With year-round sunny climate and oceanfront views, San Diego is every visiting (and local) runner’s dream. Although America’s Finest City may be known for its endless summer beach runs, experience mountainous desert trails, semi-urban paths and long highway stretches along the coast as well. Plus, an avid and friendly community of runners and endurance athletes will make you feel right at home, making it even harder to leave.
Extending across and up this vast county, here are the five must-do trails and paths in San Diego:
Within San Diego’s famed park sprawls 65 miles worth of trails that range from casual and short to long and strenuous. Some routes provide a tour of the park’s art galleries and museums, including the San Diego Zoo, while others consist of dirt trails run in the more secluded parts of the park and along the CA-163. Conveniently located near downtown and the San Diego airport (about a 10-minute drive), the park has five different entrances that make it easy to access the network of trails.
Crown Point Park/Mission Bay Inner Loop
For a quick yet scenic run along Mission Bay, take this 3.5-mile paved path around the Crown Point Peninsula. It starts at a mini grassland park and then runs behind bayfront homes beside sandy beaches, giving it a tucked-away feel until it ends in front of Belmont Park. Double back to get a longer run in or make a detour at the beginning of the run by turning left onto Ingraham Street, and making one big 8-mile loop via Sea World Drive, through Mission Bay Park, past De Anza Cove and onto North Mission Bay Drive. Both routes are relatively flat with few streetlight interruptions.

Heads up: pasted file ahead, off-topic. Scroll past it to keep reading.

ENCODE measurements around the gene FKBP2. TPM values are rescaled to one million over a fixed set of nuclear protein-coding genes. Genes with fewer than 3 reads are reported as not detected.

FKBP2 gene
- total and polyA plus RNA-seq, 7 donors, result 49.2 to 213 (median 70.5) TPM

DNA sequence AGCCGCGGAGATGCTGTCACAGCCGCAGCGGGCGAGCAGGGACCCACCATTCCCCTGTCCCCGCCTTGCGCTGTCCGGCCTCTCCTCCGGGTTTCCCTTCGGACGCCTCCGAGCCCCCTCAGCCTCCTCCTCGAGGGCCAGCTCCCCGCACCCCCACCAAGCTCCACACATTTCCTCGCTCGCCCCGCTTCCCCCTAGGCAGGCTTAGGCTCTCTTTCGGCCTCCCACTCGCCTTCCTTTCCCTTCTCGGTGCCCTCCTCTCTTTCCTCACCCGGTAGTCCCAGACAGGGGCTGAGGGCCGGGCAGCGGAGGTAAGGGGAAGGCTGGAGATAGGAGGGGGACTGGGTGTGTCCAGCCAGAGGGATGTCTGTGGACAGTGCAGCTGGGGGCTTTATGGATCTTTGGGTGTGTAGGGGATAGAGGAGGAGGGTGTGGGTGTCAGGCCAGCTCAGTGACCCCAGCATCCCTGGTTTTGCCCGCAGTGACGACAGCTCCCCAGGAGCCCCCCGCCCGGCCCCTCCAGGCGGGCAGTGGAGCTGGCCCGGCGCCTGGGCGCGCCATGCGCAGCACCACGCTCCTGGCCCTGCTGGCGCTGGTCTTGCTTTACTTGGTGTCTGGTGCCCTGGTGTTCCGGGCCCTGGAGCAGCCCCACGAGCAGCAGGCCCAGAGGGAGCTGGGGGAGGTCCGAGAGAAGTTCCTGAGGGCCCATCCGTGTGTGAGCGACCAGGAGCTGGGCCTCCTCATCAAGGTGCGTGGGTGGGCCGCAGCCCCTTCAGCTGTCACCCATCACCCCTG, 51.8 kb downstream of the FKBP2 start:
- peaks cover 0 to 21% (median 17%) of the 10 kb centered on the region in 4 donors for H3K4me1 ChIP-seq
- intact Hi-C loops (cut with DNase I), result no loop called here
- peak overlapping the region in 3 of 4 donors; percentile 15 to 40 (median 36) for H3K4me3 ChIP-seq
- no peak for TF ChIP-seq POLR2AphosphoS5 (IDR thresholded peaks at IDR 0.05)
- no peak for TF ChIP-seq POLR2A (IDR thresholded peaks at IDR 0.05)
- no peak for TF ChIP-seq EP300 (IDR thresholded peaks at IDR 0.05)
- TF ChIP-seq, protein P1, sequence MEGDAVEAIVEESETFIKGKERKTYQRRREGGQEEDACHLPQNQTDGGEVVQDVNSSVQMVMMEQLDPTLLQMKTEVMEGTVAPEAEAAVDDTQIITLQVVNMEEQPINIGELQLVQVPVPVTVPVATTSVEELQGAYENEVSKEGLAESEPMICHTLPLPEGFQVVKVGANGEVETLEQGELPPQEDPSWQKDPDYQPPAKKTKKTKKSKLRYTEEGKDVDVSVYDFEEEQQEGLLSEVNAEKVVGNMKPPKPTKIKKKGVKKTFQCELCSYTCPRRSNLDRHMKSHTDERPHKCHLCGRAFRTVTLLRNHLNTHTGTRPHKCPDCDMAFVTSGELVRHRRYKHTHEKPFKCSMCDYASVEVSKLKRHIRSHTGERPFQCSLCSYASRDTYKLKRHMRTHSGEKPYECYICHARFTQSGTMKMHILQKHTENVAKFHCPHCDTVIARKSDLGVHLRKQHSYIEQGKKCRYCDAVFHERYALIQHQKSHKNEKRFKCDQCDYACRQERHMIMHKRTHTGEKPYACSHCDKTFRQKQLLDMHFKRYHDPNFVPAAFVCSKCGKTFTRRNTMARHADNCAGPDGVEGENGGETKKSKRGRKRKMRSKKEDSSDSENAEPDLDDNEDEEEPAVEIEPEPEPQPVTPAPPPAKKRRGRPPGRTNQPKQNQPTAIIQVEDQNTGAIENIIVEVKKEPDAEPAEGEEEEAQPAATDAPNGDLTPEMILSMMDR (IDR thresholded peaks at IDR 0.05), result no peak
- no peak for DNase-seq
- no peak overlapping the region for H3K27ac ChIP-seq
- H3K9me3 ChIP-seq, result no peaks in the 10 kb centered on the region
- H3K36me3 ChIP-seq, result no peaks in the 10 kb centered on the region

Hitch a ride on the train from Solana Beach to Oceanside and run down the coast or run down the coast from Oceanside to Solana Beach and then hitch a ride back up; either way you’re covering 16 miles along the Coast Highway. This nonstop route cruising the coastline makes for a great practice long run while training for a marathon. Although you may have to pay for the train ride, the ocean views and quick tour of North County’s beaches is worth the experience.
Mission Trails Regional Park
Away from the coast and city, San Diego also offers some prime trail running opportunities. This 6,000-acre open space preserve contains 40 miles of trails, including the flat 1.2-mile Grassland Loop, the moderate 4-mile North Fortuna Trail, and the 6.5-mile out-and-back Fortuna Saddle Trail with 1,600 feet of elevation gain up Fortuna Mountain. Although the latter is quite challenging, the summit overlooks the rest of the park and provides distant views of Scripps Ranch.
Torrey Pines State Natural Reserve
Just off of North Torrey Pines Road in La Jolla sits a 2,000-acre natural reserve overlooking Torrey Pines State Beach. Six main trails wind their way through the sandstone bluffs, and although the trails are short—1.5 miles being the longest—each can be linked to one another for a longer run. There are two ways to gain access to the trails: Most people park at the lower entrance by the state beach and run up a steep asphalt road to the trailheads. Locals take the stairs further down the beach during low tide, gaining access to the main Beach Trail. Some trails are more technical than others, but all provide breathtaking views of Torrey Pine trees, chaparral, manzanita and sagebrush set against an ocean backdrop.